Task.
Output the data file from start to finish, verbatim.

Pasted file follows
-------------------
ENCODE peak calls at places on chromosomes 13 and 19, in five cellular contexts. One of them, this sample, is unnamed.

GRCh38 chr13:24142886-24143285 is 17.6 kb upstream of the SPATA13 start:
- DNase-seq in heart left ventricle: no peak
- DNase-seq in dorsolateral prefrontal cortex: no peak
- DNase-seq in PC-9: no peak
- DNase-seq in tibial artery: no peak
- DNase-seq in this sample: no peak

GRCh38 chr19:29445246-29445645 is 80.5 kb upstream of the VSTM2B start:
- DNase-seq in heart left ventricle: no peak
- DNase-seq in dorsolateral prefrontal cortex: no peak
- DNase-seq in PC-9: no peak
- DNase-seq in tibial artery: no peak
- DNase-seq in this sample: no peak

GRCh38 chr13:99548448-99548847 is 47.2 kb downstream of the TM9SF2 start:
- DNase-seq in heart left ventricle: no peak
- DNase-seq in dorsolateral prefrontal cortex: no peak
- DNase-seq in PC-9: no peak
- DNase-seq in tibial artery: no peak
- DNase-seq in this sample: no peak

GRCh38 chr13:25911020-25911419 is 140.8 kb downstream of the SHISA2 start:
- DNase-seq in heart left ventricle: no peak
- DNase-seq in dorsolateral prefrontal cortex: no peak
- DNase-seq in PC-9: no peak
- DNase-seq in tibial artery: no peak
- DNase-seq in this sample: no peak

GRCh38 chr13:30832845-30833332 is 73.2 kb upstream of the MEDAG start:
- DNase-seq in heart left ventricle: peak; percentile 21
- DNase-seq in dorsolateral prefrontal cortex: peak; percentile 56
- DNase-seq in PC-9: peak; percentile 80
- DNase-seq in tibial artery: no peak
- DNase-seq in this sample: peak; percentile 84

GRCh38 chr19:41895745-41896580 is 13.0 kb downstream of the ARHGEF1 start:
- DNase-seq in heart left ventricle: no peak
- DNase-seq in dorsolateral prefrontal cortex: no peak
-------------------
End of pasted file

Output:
ENCODE peak calls at places on chromosomes 13 and 19, in five cellular contexts. One of them, this sample, is unnamed.

GRCh38 chr13:24142886-24143285 is 17.6 kb upstream of the SPATA13 start:
- DNase-seq in heart left ventricle: no peak
- DNase-seq in dorsolateral prefrontal cortex: no peak
- DNase-seq in PC-9: no peak
- DNase-seq in tibial artery: no peak
- DNase-seq in this sample: no peak

GRCh38 chr19:29445246-29445645 is 80.5 kb upstream of the VSTM2B start:
- DNase-seq in heart left ventricle: no peak
- DNase-seq in dorsolateral prefrontal cortex: no peak
- DNase-seq in PC-9: no peak
- DNase-seq in tibial artery: no peak
- DNase-seq in this sample: no peak

GRCh38 chr13:99548448-99548847 is 47.2 kb downstream of the TM9SF2 start:
- DNase-seq in heart left ventricle: no peak
- DNase-seq in dorsolateral prefrontal cortex: no peak
- DNase-seq in PC-9: no peak
- DNase-seq in tibial artery: no peak
- DNase-seq in this sample: no peak

GRCh38 chr13:25911020-25911419 is 140.8 kb downstream of the SHISA2 start:
- DNase-seq in heart left ventricle: no peak
- DNase-seq in dorsolateral prefrontal cortex: no peak
- DNase-seq in PC-9: no peak
- DNase-seq in tibial artery: no peak
- DNase-seq in this sample: no peak

GRCh38 chr13:30832845-30833332 is 73.2 kb upstream of the MEDAG start:
- DNase-seq in heart left ventricle: peak; percentile 21
- DNase-seq in dorsolateral prefrontal cortex: peak; percentile 56
- DNase-seq in PC-9: peak; percentile 80
- DNase-seq in tibial artery: no peak
- DNase-seq in this sample: peak; percentile 84

GRCh38 chr19:41895745-41896580 is 13.0 kb downstream of the ARHGEF1 start:
- DNase-seq in heart left ventricle: no peak
- DNase-seq in dorsolateral prefrontal cortex: no peak